Michael Crawford

Can We Keep Our Gay Eyes on the Prize?

Filed By Michael Crawford | March 23, 2010 11:30 AM | comments

Filed in: Politics, The Movement
Tags: Don't Ask Don't Tell, Don't Ask Don't Tell repeal, ENDA, health care reform, OFA, Organizing for America

To those claiming that nothing but a "storm the barricades" approach to LGBT activism will work, take note of these actions generated by Organizing for America in just the last ten days of the push for health care reform:

  • Made nearly 500,000 real-people calls to Congress.
  • Sent 324,000 letters to Congress.
  • Held nearly 1,200 health care-related events with more than 10,000 attendees.
  • Sent nearly 1 million localized text messages.
  • Called nearly 120,000 supporters using OFA's Neighbor-to-Neighbor tool online

No handcuffs, flashy protests, celebrities, or self-congratulatory media interviews. Just the grinding and thankless work needed to get to 216 votes in the House of Representatives.

This kind of grassroots organizing effort is not beyond the scope of the LGBT movement. If we spend less time attacking one another and more time focused on getting to 216 votes in the House and 60 votes in the Senate, we could see the passage of an inclusive ENDA and repeal of DADT this year.

Eyes on the prize.

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Very good point. We do too often distract ourselves with ourselves. I'll have to remember this. Maybe each time I tell a student to get out of his or her own way I'll remember to get out of mine.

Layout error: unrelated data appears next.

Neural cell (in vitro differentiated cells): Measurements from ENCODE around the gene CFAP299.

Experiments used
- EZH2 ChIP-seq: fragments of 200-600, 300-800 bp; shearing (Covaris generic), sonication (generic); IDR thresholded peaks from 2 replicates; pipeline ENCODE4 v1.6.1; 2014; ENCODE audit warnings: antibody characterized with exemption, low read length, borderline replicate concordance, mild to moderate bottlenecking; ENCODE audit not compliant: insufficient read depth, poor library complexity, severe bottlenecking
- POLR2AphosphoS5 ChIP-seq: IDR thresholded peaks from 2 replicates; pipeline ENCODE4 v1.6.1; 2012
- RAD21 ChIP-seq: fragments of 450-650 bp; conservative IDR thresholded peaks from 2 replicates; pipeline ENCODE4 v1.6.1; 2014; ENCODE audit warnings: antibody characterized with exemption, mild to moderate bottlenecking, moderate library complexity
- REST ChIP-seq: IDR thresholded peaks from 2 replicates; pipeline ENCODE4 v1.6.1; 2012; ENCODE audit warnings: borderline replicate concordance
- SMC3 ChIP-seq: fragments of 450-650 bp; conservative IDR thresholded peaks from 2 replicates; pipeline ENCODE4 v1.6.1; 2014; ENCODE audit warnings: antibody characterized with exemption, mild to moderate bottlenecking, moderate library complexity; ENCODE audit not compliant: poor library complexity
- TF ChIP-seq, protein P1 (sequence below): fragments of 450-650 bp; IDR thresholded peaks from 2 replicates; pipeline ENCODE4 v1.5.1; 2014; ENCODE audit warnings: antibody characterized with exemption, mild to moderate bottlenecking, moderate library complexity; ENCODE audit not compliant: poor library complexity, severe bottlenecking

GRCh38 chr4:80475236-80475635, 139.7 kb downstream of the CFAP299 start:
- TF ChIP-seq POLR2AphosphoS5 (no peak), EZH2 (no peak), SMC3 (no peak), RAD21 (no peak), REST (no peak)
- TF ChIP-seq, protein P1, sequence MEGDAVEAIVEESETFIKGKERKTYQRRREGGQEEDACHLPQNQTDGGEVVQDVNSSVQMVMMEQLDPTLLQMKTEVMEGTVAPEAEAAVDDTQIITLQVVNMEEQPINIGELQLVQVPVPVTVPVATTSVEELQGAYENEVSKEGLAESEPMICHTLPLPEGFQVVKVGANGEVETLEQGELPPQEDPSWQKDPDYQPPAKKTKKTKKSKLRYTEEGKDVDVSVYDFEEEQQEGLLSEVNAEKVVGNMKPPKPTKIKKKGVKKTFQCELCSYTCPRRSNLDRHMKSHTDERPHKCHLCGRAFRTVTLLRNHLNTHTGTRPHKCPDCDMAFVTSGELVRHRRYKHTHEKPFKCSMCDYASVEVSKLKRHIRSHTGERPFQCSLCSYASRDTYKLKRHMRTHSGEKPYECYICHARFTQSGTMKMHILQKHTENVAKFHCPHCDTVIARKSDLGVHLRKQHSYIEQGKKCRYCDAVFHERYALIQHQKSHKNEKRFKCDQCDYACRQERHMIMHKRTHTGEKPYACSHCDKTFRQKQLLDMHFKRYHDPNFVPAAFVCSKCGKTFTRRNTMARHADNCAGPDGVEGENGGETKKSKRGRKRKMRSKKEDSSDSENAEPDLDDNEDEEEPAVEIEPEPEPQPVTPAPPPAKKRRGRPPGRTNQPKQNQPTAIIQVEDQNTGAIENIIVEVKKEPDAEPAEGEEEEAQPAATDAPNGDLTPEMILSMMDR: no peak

That is if you consider the passage of the Senate "health care/insurance" bill a victory.

I do not.

In fact, while I probably agree with your overall point about tactics/strategy, asking for a comparison to the absurd failure of substance and process that accompanied the health care debacle, may not be wise.

Michael Crawford Michael Crawford | March 23, 2010 12:08 PM

i'm not asking for a comparison to the substance of the health reform bill. I'm pointing out the intense grassroots efforts OFA put into getting the votes needed to pass the bill.

If LGBT people were to let go of the some of the internal drama and focus on getting the votes needed to pass ENDA, DADT repeal, and repeal of DOMA, we'd be in a much better position.

You are not getting it. Just because this is the electronic age where E-mails and texting are the norm, doesn't mean you abandon other old tried and true methods of bringing attention to an issue. Would Dr. King have substitute the March on Washington in favor of blogging and E-mailing about the issues? Just because the 21st Century has given us more tools to fight our fights doesn't mean we scrap the old tools.

Enron Activism. You don't put all of your efforts in one form of activism. History has many lessons to learn from. Let's not turn our eyes away from them. And, if you don't feel comfortable doing certain things in activism, don't poo-poo others who do. Thank them and turn to your own efforts.

Michael Crawford Michael Crawford | March 23, 2010 12:22 PM

Monica, you should read my last posts on Bilerico and Huffington Post about the necessity of a multi-faceted strategy including lobbying, electoral campaigns, media advocacy, direct action, online organizing, and lawsuits before you say "you are not getting it."



Since I have more respect for you then a few others here on Bilerico, I read your Bilerico article. I missed it previously.